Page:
I think sight-size is a solid tool for learning, but I'm not sure I'd want to use it as a working method later on, comparative measurement is a lot more flexible, especially for subject matter, like people, that have a tendency to move and fidget.
I'm just a student myself, so I can't really comment on Hans feelings about sight-size as a teaching tool, but with regards to the origins of sight-size:
I know Hans argues that simply placing the canvas next to the model is not sight-size, and it makes sense to make that argument if you intend to infer that sight-size was invented by Paxton, as a very notable 19th century artist is known to have painted many portraits in this manner.He argues that the sight-size method, contrary to popular belief, is not historical and wasn't invented until the 20th century.
From John Collier's "The Art of Portrait Painting" (1905), speaking about Sargent's methods:
I'd think that Sargent would have also taken advantage of the situation and transferred measurements & angles, but using a brush handle instead of thread. Darren Rousar's website has more historical information on sight-size, including additional discussion of the essay Hans mentions in his writings, and the notion that sight-size is not just mechanical reproduction: http://www.sightsize.com/misconceptions.htmlFor one thing he often moved his easel next to the sitter so that when he walked back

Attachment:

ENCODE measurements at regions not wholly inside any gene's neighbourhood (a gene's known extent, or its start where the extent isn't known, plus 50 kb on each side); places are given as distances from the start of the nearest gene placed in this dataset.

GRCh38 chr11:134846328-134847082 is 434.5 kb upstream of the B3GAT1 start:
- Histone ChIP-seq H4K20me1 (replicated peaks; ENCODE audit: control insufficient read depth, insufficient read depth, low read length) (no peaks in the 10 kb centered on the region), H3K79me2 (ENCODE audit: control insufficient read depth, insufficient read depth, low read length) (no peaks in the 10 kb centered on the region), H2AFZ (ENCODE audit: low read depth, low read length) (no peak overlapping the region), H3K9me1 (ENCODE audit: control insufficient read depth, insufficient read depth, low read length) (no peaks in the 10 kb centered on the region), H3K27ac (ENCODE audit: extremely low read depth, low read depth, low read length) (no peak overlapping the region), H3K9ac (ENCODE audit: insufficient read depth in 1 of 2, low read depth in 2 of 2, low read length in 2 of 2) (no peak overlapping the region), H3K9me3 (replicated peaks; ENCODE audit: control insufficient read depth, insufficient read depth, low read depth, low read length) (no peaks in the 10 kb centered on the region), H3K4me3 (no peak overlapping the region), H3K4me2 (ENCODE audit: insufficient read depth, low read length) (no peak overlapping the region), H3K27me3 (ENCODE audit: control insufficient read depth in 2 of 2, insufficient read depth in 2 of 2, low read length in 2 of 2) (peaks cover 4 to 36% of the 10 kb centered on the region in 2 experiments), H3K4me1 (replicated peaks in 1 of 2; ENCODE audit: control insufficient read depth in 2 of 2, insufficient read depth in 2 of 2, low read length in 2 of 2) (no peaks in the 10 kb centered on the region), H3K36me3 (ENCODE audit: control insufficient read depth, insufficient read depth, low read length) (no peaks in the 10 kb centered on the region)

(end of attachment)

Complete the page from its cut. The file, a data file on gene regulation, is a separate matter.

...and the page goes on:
from it he saw the canvas and the original in the same light, at the same distance, at the same angle of
Last edited by thinairart; September 7th, 2008 at 12:30 AM.
regarding sight-size I took part in a short course with Florence academy of Art and used that technique for a week. I saw drawings they have done with the method and it was impressive results. If you want to paint or draw portraits of people you can have standing in front of you for days or weeks the method is all you need but in other careers I think you need to mix it up . When you do character design for games the use of photoreference is very common and the strict sight-size is out of the window. That is just one example but the list goes on.
I am always sceptical when they mention one technique and say that is the way the old masters painted. The explosion in the field of realistic painting is largely due to the advances in photo technology.